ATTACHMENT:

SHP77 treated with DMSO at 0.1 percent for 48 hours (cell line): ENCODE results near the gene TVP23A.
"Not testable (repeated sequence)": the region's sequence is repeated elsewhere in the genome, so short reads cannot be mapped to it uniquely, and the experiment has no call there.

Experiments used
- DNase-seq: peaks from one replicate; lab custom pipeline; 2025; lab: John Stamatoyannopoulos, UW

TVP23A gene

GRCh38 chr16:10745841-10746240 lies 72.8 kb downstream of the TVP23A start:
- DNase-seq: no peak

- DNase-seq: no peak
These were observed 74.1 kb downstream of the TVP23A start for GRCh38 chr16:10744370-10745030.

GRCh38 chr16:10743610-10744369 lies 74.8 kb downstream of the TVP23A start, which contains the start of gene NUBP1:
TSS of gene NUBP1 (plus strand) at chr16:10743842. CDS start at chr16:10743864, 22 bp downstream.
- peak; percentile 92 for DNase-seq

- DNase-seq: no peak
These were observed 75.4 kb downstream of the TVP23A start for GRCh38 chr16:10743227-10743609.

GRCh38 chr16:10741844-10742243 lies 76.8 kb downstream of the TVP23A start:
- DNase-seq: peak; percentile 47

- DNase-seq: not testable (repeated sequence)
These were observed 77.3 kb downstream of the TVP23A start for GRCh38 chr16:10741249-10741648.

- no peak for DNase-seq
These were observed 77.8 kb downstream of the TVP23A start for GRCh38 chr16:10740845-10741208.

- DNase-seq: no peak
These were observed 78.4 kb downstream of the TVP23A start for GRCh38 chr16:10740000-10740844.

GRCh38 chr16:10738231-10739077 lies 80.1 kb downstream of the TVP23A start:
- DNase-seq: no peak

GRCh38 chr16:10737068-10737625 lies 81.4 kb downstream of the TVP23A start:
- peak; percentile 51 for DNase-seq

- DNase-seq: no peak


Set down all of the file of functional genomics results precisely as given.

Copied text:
SHP77 treated with DMSO at 0.1 percent for 48 hours (cell line): ENCODE results near the gene TVP23A.
"Not testable (repeated sequence)": the region's sequence is repeated elsewhere in the genome, so short reads cannot be mapped to it uniquely, and the experiment has no call there.

Experiments used
- DNase-seq: peaks from one replicate; lab custom pipeline; 2025; lab: John Stamatoyannopoulos, UW

TVP23A gene

GRCh38 chr16:10745841-10746240 lies 72.8 kb downstream of the TVP23A start:
- DNase-seq: no peak

- DNase-seq: no peak
These were observed 74.1 kb downstream of the TVP23A start for GRCh38 chr16:10744370-10745030.

GRCh38 chr16:10743610-10744369 lies 74.8 kb downstream of the TVP23A start, which contains the start of gene NUBP1:
TSS of gene NUBP1 (plus strand) at chr16:10743842. CDS start at chr16:10743864, 22 bp downstream.
- peak; percentile 92 for DNase-seq

- DNase-seq: no peak
These were observed 75.4 kb downstream of the TVP23A start for GRCh38 chr16:10743227-10743609.

GRCh38 chr16:10741844-10742243 lies 76.8 kb downstream of the TVP23A start:
- DNase-seq: peak; percentile 47

- DNase-seq: not testable (repeated sequence)
These were observed 77.3 kb downstream of the TVP23A start for GRCh38 chr16:10741249-10741648.

- no peak for DNase-seq
These were observed 77.8 kb downstream of the TVP23A start for GRCh38 chr16:10740845-10741208.

- DNase-seq: no peak
These were observed 78.4 kb downstream of the TVP23A start for GRCh38 chr16:10740000-10740844.

GRCh38 chr16:10738231-10739077 lies 80.1 kb downstream of the TVP23A start:
- DNase-seq: no peak

GRCh38 chr16:10737068-10737625 lies 81.4 kb downstream of the TVP23A start:
- peak; percentile 51 for DNase-seq

- DNase-seq: no peak